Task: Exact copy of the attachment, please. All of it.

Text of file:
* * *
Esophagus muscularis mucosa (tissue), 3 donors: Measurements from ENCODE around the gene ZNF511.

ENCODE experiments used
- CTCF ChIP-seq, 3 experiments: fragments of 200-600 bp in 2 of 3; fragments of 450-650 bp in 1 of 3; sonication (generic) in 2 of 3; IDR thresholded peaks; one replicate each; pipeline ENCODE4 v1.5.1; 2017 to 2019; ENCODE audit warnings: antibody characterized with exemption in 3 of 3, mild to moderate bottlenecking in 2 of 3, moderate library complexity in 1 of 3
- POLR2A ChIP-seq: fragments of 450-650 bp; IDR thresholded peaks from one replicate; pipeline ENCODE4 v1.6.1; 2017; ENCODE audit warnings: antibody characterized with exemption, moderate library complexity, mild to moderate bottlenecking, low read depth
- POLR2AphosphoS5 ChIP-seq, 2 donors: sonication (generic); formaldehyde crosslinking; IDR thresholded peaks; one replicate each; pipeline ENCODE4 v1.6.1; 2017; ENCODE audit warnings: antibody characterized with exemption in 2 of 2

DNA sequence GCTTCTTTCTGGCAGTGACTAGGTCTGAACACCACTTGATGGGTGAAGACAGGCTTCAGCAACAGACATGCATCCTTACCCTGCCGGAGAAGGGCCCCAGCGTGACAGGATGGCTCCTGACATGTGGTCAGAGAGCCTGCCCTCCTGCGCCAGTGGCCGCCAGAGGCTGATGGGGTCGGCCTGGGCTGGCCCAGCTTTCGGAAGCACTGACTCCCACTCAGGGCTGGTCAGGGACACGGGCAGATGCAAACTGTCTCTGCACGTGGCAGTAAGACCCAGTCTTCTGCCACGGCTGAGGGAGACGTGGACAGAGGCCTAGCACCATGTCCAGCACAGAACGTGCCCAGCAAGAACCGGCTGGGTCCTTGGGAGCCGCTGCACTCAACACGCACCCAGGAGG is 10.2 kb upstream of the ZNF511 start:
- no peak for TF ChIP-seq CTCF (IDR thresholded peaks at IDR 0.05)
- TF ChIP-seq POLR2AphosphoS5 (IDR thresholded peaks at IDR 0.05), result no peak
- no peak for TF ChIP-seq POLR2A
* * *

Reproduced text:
Esophagus muscularis mucosa (tissue), 3 donors: Measurements from ENCODE around the gene ZNF511.

ENCODE experiments used
- CTCF ChIP-seq, 3 experiments: fragments of 200-600 bp in 2 of 3; fragments of 450-650 bp in 1 of 3; sonication (generic) in 2 of 3; IDR thresholded peaks; one replicate each; pipeline ENCODE4 v1.5.1; 2017 to 2019; ENCODE audit warnings: antibody characterized with exemption in 3 of 3, mild to moderate bottlenecking in 2 of 3, moderate library complexity in 1 of 3
- POLR2A ChIP-seq: fragments of 450-650 bp; IDR thresholded peaks from one replicate; pipeline ENCODE4 v1.6.1; 2017; ENCODE audit warnings: antibody characterized with exemption, moderate library complexity, mild to moderate bottlenecking, low read depth
- POLR2AphosphoS5 ChIP-seq, 2 donors: sonication (generic); formaldehyde crosslinking; IDR thresholded peaks; one replicate each; pipeline ENCODE4 v1.6.1; 2017; ENCODE audit warnings: antibody characterized with exemption in 2 of 2

DNA sequence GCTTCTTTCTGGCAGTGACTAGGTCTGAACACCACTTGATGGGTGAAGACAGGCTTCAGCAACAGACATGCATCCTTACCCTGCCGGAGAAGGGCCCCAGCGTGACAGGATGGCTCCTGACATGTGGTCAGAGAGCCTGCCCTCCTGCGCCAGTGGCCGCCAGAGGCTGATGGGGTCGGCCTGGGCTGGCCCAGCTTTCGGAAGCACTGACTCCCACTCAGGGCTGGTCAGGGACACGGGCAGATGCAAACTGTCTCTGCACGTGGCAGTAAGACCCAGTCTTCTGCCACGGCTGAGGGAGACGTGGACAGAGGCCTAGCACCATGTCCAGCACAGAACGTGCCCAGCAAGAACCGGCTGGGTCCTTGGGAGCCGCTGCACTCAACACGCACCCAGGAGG is 10.2 kb upstream of the ZNF511 start:
- no peak for TF ChIP-seq CTCF (IDR thresholded peaks at IDR 0.05)
- TF ChIP-seq POLR2AphosphoS5 (IDR thresholded peaks at IDR 0.05), result no peak
- no peak for TF ChIP-seq POLR2A